By Todd A. Ward, PhD, BCBA-D
Founding Editor, bSci21.org
The New York Times recently published an article on our (in)ability to predict violent behavior, such as the shooting spree at the Washington Navy Yard.
In the social and behavioral sciences, the word “prediction” has at least two different meanings. In one sense, we can predict future behavior to the extent we can influence it. This is the type of prediction involved in applied work. We call a treatment or other method of behavior change “reliable” and “effective” to the extent that we are confident in the outcome it will produce. Along these lines, the New York Times suggested a “mental health ambulance” of sorts in which mental health professionals would be dispatched to a scene in order to diffuse the situation.
A second type of prediction relates to the prediction of events as they occur in naturalistic settings, separate from any treatment or intervention. A common term for this type of prediction are “forecasting.” Weather forecasting aside, the most common type of forecasting we hear about are economic forecasts. The latter exert significant influence over individuals’ monetary decisions.
Macro-economics aside, behavioral or psychological forecasting is actually more common than you might think. The Guardian published an article a few years back titled “Forecasting Human Behavior Carries Big Risks” which stated the following:
The personalised recommendations and special offers that pop up when you order books or groceries online, and even the specific sequence of questions an insurance call centre asks about your claim, are all generated by computerised predictive algorithms derived from analysing patterns, links and associations in large sets of data.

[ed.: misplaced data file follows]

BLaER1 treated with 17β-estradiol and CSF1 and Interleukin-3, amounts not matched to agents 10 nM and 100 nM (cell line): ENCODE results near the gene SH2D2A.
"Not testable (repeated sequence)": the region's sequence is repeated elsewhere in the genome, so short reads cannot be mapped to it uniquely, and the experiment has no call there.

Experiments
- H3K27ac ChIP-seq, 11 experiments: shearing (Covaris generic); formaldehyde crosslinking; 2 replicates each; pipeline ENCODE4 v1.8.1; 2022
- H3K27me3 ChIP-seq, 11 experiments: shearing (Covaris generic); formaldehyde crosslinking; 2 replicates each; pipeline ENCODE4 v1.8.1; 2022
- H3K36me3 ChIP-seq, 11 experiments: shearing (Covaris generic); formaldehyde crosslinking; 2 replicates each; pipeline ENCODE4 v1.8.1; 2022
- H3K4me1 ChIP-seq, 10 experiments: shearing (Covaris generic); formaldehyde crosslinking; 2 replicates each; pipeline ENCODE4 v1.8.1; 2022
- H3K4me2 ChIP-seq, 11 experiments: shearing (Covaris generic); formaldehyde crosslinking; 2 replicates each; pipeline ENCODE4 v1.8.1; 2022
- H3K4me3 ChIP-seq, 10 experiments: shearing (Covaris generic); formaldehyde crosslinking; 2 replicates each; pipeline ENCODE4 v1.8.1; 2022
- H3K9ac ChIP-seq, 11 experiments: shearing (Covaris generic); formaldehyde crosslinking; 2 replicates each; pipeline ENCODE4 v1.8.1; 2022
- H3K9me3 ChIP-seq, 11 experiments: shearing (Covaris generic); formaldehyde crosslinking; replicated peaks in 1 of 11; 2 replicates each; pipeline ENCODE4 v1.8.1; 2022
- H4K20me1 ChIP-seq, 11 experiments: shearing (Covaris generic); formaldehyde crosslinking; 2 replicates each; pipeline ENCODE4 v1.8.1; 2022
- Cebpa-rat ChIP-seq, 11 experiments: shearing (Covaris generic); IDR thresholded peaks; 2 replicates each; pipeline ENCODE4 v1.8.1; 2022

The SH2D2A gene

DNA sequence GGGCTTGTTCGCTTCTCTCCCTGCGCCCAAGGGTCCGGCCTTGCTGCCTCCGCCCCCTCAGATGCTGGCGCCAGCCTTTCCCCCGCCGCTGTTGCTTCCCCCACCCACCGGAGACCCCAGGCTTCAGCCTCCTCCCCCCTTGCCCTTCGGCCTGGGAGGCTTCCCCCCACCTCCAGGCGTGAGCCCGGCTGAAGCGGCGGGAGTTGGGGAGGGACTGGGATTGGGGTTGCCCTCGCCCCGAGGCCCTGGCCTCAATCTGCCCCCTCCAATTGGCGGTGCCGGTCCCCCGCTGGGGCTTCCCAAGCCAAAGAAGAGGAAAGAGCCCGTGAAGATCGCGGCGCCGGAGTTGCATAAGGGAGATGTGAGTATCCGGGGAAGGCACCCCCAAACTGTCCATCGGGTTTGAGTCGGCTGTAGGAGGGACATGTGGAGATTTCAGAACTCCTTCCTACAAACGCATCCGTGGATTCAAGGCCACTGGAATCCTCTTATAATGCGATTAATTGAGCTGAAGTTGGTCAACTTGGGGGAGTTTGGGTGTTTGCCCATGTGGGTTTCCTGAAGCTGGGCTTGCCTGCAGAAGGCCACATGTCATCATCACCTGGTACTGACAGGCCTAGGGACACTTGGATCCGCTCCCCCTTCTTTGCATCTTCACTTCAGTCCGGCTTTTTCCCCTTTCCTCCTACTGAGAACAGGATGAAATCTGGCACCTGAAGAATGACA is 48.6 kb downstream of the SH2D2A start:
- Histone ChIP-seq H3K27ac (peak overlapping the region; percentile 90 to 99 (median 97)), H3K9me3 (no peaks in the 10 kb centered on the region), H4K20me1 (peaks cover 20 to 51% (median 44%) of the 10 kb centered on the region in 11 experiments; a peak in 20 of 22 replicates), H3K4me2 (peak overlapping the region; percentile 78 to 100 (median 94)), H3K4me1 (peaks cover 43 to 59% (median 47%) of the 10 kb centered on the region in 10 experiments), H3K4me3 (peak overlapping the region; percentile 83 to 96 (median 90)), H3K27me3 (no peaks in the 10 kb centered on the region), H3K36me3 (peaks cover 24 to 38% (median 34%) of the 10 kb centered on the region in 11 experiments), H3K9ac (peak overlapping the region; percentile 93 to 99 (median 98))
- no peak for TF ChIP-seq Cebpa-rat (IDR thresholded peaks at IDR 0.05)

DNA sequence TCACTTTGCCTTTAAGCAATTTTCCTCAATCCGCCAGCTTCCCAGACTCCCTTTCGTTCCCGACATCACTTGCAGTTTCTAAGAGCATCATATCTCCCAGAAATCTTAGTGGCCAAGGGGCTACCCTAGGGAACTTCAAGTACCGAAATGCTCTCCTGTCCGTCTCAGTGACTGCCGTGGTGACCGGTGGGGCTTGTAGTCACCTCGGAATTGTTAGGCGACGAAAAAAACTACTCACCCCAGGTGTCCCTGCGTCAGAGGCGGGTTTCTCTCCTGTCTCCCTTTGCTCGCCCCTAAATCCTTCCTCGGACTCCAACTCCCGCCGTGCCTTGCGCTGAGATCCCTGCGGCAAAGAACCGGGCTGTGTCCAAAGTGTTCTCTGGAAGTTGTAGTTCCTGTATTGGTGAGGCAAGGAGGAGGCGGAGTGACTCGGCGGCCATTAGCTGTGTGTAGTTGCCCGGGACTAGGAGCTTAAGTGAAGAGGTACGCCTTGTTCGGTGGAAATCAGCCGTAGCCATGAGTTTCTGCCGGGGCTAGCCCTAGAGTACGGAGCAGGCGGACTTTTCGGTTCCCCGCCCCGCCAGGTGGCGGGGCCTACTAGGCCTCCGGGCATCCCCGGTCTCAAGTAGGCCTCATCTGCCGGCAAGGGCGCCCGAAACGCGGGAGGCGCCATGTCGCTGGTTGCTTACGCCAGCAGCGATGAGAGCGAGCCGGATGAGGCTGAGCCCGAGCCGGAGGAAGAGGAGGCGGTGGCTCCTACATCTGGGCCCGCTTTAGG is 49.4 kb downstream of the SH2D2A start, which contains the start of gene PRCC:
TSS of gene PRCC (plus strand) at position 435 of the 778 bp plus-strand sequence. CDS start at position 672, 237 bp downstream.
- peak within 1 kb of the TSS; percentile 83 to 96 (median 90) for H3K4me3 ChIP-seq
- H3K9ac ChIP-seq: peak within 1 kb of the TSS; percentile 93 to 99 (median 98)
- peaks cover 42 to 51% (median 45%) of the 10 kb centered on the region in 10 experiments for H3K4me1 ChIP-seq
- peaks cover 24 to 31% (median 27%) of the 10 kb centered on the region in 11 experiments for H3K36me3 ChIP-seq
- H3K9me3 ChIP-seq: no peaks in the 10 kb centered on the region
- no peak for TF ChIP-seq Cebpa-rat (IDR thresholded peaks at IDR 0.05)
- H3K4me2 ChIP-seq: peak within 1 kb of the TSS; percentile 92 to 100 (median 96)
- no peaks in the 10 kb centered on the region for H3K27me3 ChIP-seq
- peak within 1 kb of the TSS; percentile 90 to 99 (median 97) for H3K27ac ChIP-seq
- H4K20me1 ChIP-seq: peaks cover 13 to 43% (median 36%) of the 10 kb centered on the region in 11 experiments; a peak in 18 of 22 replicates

The suggested movies and shows given to you by Netflix, for example, can be said to use a type of behavioral forecasting.
Both articles suggest that while we may be able to predict large-scale sociological trends over time, the ability to predict what an individual will do in a naturalistic environment, particularly low-rate once-in-a-lifetime behavior, is extremely difficult. All sciences have their boundaries of knowledge, and this is certainly one for behavioral science.
However, crossing this boundary may present a host of ethical concerns (e.g., a surveillance state) that mankind simply does not want to deal with.
Let us know what you think about such boundaries in the comments below and don’t forget to subscribe to bSci21 via email to receive the latest articles directly to your inbox!
Todd A. Ward, PhD, BCBA-D is President of bSci21 Media, LLC, which owns bSci21.org and BAQuarterly.com. Todd serves as an Associate Editor of the Journal of Organizational Behavior Management and as an editorial board member for Behavior and Social Issues. He has worked as a behavior analyst in day centers, residential providers, homes, and schools, and served as the director of Behavior Analysis Online at the University of North Texas. Todd’s areas of expertise include writing, entrepreneurship, Acceptance & Commitment Therapy, Instructional Design, Organizational Behavior Management, and ABA therapy. Todd can be reached at [email protected].
Some very interesting thoughts here. Where do you draw the line between having a surveillance state and protecting innocent people?